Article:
Singapore U-Turns on Wearing Masks as Local Virus Cases Climb
(Bloomberg) -- For months, Singapore’s leaders urged citizens to wear masks only when ill, especially after locals panicked and rushed to stores to grab bundles of the essentials as the coronavirus spread. Now, they’ve shifted tack.
In a live address to the nation Friday afternoon, Prime Minister Lee Hsien Loong said his government will stop discouraging the general public from wearing face masks in public.
That came as the city-state moved to close schools and most workplaces to contain the virus. Reusable masks will be distributed from April 5, Lee said.
“Wearing a mask may help to protect others, in case you have the virus but don’t know it,” Lee said, noting the World Health Organization and the U.S.’s Centers for Disease Control and Prevention are also reviewing advisories.
The global thinking on wearing masks has begun to shift over the past week. Many countries initially urged citizens not to wear them unless they were symptomatic or looking after those who were ill. Some authorities even claimed that untrained civilians wearing masks could cause a rise in cases.
But some of the countries with the strictest policies on wearing masks are also reporting lowest number of cases per capita. In China, Hong Kong, Taiwan, South Korea and Japan mask-wearing has become the norm, with some stores refusing entry to those without face covers. A Singaporean study also found cases where patients had spread the virus despite showing no symptoms.
Now even nations that had been steadfast in their opposition to usage by the masses, such as the U.S., have changed their tune as the number of infections linked to local sources with no history of international travel continues to grow. Sources familiar with the White House’s thinking told Bloomberg that it was likely to urge face covers to combat the virus.
The changing advice is likely to add further pressure on mask-making companies such as 3M Co., which have already ramped up production in an effort to meet skyrocketing demand from hospitals and governments.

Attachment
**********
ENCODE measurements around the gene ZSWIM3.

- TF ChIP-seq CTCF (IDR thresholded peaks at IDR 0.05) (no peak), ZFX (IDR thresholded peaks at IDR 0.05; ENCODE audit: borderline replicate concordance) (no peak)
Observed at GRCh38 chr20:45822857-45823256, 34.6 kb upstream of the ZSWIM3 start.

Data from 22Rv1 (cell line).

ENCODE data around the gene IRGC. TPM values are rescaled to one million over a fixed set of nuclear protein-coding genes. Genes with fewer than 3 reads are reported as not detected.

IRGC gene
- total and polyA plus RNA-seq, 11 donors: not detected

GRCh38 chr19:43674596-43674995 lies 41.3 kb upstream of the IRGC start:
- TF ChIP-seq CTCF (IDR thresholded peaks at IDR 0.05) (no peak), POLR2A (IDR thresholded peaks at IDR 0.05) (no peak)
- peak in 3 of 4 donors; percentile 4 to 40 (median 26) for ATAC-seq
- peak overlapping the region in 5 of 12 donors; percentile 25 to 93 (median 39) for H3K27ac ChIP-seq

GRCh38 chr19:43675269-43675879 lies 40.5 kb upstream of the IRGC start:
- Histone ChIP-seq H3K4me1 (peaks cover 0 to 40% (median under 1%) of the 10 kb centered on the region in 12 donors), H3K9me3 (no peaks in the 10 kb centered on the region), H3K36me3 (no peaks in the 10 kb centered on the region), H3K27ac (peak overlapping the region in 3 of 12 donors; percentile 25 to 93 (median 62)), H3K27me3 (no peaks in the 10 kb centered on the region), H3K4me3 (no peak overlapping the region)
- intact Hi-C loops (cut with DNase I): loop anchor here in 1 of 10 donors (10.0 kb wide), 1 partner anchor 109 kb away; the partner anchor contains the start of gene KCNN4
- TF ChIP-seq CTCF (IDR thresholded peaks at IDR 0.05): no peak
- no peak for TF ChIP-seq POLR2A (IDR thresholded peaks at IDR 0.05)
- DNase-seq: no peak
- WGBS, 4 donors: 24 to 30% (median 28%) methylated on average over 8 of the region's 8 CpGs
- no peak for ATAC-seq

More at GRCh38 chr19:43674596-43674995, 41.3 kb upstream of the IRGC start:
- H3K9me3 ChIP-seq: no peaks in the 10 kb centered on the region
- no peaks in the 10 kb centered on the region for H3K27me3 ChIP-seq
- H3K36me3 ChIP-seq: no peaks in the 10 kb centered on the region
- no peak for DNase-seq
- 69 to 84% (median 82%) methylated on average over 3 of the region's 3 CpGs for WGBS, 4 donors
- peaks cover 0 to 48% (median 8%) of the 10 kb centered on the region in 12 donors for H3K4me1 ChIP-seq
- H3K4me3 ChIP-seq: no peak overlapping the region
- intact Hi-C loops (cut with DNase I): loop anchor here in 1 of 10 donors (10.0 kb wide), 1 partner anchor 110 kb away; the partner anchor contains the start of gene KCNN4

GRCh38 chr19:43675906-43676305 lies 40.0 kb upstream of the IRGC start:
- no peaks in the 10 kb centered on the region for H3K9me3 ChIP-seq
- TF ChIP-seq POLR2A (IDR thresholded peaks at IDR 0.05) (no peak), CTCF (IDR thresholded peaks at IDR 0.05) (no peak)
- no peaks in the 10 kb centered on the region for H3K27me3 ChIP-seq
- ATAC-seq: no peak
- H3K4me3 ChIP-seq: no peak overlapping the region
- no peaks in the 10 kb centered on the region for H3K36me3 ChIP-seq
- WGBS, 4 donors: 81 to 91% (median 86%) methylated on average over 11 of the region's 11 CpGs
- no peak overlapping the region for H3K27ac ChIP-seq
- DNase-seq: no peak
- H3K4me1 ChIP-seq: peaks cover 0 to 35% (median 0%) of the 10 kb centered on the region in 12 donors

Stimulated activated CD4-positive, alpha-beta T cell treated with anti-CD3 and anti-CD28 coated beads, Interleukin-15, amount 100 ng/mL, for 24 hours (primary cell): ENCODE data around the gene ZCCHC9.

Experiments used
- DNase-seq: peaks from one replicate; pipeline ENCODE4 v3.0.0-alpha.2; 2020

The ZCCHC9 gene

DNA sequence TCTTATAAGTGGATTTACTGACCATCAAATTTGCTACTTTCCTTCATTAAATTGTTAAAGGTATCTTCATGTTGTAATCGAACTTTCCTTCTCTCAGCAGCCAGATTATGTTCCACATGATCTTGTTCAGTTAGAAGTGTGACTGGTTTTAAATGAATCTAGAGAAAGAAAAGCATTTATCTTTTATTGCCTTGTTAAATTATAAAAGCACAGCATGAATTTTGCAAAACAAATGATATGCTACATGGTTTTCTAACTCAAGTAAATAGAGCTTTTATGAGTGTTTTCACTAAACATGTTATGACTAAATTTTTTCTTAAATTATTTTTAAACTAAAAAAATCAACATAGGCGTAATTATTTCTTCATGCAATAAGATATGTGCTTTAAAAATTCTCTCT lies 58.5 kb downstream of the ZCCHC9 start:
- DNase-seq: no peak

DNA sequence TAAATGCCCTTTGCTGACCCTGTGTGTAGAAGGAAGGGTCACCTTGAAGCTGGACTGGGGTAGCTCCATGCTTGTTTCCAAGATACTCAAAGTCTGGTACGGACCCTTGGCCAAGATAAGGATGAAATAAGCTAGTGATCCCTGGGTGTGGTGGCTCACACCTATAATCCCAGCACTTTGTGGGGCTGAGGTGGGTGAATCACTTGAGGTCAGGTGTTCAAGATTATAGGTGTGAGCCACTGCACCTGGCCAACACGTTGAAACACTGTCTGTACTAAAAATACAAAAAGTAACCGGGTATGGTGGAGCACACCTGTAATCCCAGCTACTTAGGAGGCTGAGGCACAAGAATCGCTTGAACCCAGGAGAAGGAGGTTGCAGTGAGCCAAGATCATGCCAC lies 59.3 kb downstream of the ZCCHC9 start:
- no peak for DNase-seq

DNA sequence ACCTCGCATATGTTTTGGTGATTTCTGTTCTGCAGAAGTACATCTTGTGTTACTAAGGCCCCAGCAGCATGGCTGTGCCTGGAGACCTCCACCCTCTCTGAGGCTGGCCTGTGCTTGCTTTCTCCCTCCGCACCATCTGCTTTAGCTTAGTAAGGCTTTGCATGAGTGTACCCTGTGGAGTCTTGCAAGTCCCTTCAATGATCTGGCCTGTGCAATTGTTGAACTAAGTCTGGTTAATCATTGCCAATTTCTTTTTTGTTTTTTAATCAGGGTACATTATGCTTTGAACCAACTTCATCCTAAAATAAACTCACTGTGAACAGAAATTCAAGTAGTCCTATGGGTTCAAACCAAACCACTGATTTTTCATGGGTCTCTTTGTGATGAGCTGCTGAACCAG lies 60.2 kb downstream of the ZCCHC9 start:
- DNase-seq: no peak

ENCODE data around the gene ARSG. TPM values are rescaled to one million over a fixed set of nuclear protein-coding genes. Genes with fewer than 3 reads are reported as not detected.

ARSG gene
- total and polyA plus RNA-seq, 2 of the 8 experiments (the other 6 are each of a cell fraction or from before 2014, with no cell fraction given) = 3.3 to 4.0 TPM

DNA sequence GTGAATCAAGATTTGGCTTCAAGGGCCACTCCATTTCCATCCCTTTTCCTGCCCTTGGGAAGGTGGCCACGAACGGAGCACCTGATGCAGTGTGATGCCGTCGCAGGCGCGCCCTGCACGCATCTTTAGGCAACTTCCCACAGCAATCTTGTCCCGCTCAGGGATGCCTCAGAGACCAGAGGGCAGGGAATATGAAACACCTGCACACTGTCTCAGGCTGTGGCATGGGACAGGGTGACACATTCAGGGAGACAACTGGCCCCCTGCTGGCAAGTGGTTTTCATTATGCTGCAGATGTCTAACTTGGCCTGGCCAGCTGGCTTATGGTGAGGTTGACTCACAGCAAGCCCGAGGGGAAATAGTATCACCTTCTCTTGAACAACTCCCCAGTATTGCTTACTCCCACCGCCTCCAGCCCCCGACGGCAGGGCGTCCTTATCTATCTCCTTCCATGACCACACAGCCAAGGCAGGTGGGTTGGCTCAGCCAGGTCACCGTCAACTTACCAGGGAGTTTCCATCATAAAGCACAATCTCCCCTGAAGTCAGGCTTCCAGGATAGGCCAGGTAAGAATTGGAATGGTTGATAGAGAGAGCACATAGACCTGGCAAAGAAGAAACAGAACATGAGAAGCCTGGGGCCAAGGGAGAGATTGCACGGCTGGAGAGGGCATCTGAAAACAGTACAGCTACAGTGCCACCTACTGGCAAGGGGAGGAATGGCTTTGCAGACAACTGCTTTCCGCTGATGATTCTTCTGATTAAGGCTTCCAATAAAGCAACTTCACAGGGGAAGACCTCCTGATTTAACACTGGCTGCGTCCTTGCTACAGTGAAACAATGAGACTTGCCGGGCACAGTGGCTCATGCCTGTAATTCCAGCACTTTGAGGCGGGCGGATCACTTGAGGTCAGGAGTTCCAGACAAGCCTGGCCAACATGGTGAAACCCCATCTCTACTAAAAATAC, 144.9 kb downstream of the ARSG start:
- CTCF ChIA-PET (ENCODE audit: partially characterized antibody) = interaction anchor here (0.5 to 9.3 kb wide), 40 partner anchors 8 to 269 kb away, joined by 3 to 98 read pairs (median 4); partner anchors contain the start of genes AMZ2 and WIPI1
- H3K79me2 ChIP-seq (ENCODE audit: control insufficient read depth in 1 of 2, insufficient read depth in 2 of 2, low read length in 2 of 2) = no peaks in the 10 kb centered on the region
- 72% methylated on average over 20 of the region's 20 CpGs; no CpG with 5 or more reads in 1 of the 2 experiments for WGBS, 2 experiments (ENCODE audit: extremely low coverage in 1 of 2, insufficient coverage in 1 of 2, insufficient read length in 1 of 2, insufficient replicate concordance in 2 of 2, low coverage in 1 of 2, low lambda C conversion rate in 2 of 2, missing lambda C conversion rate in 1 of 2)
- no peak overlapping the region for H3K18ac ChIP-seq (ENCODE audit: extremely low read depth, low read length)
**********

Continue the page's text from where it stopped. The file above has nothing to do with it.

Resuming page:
Elaborating on Singapore’s shift, National Development Minister Lawrence Wong said at a press conference after Lee’s address that the original position was based on scientific evidence. That was also the WHO’s advice, he added.
“But we now are in a different situation because we’re seeing new data, new information being put out, including evidence that infected persons with no symptoms may infect others,” said Wong, who also co-chairs a ministerial task force to tackle the virus.
Aside from new scientific evidence, another reason for changing tack was because Singapore’s now in a different situation. It’s seeing a rise in locally transmitted cases and unlinked cases. On average, Singapore’s seeing 25 locally transmitted cases a day, Health Minister Gan Kim Yong said.
The city-state is trying its best to replenish its supplies, Wong said. Surgical masks will be conserved for health care workers as they need them most.
For the rest of the population, some form of masks, even reusable ones can serve as a barrier and provide some basic protection, Wong said.
“Before we didn’t have community spread of the virus, now we’re seeing an increase in locally transmitted cases and we are also concerned about possibly undetected carriers within our community,” Wong said. “And so, because of all of these reasons, we’ve decided the position on masks has to be updated.”
©2020 Bloomberg L.P.